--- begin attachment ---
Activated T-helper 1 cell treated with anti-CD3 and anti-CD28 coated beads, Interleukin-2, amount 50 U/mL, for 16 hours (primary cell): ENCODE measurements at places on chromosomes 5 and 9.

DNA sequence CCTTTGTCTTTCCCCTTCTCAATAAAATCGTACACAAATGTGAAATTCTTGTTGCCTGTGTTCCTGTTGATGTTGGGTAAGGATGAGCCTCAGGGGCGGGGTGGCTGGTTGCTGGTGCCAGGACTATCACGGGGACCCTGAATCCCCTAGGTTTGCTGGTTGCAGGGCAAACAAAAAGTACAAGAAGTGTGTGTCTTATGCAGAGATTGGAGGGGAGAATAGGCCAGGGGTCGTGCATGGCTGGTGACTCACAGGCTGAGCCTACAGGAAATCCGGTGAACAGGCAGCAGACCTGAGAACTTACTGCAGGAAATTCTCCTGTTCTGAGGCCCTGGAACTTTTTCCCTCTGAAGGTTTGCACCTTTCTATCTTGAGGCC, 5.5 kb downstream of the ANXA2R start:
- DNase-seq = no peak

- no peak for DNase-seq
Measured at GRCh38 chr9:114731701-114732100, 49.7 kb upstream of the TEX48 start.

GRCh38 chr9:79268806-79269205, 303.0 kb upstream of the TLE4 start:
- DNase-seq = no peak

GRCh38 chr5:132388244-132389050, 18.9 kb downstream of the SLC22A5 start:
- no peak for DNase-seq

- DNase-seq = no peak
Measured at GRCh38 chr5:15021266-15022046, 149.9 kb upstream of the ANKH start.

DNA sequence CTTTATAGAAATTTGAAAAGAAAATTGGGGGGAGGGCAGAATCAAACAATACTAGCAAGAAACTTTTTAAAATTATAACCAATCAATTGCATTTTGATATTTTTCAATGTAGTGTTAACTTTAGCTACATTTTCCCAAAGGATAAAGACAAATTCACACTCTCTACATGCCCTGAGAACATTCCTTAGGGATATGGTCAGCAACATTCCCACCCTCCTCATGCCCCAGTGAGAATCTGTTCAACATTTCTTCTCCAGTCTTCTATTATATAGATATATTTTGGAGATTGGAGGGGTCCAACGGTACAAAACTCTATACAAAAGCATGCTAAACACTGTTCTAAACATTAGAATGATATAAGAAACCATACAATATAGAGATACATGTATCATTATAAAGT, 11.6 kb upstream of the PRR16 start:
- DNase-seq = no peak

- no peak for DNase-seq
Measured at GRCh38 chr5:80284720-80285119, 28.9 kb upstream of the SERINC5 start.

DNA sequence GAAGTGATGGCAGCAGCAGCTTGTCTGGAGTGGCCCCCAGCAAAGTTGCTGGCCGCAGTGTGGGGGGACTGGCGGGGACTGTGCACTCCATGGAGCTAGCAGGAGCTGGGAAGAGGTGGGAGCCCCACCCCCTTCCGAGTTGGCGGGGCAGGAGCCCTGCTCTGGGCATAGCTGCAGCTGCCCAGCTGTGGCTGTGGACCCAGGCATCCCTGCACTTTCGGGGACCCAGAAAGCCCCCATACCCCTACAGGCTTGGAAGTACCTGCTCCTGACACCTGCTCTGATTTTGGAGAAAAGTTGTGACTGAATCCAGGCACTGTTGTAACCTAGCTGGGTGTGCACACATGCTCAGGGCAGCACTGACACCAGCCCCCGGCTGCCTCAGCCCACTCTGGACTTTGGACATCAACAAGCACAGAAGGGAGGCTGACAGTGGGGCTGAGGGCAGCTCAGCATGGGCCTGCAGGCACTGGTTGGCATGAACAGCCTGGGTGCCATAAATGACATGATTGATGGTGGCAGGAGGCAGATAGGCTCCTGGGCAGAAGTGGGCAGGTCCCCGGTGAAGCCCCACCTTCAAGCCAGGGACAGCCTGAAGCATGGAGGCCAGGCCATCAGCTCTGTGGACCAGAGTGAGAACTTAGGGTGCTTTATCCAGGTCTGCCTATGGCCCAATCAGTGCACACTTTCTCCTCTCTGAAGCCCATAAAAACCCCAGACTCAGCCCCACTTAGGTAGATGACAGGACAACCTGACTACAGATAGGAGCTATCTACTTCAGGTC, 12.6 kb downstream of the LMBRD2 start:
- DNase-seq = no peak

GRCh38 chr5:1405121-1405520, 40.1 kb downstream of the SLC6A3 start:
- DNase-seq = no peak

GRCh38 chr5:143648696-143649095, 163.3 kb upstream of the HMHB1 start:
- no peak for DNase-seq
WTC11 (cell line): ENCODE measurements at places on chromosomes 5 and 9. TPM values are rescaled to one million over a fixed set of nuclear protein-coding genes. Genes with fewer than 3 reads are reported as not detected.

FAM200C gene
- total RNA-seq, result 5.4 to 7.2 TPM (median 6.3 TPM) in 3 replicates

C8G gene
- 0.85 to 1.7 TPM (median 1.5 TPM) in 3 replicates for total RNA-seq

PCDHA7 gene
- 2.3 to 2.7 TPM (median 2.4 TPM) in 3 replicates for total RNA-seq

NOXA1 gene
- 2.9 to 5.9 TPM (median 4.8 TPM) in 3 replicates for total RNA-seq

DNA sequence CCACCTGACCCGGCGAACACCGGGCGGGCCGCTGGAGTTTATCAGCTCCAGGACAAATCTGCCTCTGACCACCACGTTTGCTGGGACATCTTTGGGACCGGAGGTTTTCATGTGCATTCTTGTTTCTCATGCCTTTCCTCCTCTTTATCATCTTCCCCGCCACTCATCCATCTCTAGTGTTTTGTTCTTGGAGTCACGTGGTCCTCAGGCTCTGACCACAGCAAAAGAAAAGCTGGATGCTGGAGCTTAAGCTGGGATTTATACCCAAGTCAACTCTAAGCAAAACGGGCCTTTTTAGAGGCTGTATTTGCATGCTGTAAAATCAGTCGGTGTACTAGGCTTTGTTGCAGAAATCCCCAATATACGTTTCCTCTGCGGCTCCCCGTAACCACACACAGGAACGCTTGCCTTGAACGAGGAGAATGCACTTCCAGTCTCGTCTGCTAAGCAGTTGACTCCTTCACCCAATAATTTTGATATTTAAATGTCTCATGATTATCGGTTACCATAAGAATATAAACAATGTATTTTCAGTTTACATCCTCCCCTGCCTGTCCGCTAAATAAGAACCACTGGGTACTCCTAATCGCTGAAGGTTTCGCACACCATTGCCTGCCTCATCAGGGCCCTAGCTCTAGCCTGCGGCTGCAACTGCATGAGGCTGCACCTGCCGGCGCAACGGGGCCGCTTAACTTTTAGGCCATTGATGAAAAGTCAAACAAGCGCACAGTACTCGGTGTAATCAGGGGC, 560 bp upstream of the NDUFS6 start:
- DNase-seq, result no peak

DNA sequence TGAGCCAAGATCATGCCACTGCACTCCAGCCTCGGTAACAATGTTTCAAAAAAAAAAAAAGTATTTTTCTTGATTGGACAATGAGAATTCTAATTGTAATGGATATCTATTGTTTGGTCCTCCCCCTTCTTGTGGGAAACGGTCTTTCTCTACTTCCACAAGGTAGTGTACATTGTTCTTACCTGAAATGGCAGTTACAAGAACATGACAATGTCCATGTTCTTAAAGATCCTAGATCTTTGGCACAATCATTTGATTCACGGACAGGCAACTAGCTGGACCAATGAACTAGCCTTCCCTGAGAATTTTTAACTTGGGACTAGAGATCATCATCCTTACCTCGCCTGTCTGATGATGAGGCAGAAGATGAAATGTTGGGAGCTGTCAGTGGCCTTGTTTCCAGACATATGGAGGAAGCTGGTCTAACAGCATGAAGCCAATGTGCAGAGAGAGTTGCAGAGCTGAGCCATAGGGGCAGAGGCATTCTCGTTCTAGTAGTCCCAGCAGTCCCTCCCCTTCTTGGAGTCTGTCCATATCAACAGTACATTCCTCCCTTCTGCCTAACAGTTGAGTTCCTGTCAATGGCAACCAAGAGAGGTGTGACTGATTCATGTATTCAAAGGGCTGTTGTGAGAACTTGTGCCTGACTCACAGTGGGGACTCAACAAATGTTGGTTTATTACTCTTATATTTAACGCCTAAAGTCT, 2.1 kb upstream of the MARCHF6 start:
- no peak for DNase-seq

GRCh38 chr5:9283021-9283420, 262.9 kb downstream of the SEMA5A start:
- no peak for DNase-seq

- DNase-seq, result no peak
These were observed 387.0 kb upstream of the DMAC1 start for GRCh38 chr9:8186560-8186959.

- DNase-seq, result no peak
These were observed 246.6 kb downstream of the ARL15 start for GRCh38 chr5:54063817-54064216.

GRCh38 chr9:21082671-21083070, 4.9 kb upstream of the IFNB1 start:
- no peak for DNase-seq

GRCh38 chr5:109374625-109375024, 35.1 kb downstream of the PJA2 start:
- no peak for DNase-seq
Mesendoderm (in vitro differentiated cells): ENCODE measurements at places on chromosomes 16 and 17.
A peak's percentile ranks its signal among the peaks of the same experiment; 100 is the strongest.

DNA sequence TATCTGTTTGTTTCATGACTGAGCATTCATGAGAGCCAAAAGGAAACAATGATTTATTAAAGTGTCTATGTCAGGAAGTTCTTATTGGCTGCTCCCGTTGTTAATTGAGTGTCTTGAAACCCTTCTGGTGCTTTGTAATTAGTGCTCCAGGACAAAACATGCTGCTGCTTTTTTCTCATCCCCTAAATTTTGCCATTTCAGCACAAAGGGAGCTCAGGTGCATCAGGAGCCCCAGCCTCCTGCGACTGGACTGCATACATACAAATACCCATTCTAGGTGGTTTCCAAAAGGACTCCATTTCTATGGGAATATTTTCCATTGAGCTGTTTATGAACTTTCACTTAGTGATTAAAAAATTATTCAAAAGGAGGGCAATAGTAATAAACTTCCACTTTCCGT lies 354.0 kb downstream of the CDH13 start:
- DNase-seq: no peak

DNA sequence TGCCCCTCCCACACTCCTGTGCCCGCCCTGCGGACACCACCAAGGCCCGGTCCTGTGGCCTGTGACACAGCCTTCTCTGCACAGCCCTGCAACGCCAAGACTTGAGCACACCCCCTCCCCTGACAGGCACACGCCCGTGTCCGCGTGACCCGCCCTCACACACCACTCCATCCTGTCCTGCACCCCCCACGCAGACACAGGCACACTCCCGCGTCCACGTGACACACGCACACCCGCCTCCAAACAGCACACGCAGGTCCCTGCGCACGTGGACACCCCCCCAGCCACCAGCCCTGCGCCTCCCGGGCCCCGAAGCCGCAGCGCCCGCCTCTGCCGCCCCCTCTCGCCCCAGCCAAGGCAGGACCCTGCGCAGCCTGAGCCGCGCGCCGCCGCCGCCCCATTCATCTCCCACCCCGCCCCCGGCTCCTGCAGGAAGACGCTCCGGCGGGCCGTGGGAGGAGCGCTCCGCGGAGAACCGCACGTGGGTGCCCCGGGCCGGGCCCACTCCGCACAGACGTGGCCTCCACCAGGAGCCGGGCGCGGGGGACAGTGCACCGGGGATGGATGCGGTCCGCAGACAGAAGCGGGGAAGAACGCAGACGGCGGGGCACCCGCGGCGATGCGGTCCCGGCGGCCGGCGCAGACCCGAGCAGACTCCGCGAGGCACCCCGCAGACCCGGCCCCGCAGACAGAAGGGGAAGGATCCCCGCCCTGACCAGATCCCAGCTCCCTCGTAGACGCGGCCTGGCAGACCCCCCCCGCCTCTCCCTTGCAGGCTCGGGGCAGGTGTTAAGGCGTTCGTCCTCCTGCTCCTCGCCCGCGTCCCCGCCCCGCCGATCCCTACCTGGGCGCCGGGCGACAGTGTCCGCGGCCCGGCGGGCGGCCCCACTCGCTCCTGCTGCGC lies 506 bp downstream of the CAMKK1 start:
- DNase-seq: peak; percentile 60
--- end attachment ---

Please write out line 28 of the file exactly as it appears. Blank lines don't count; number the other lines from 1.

- 2.3 to 2.7 TPM (median 2.4 TPM) in 3 replicates for total RNA-seq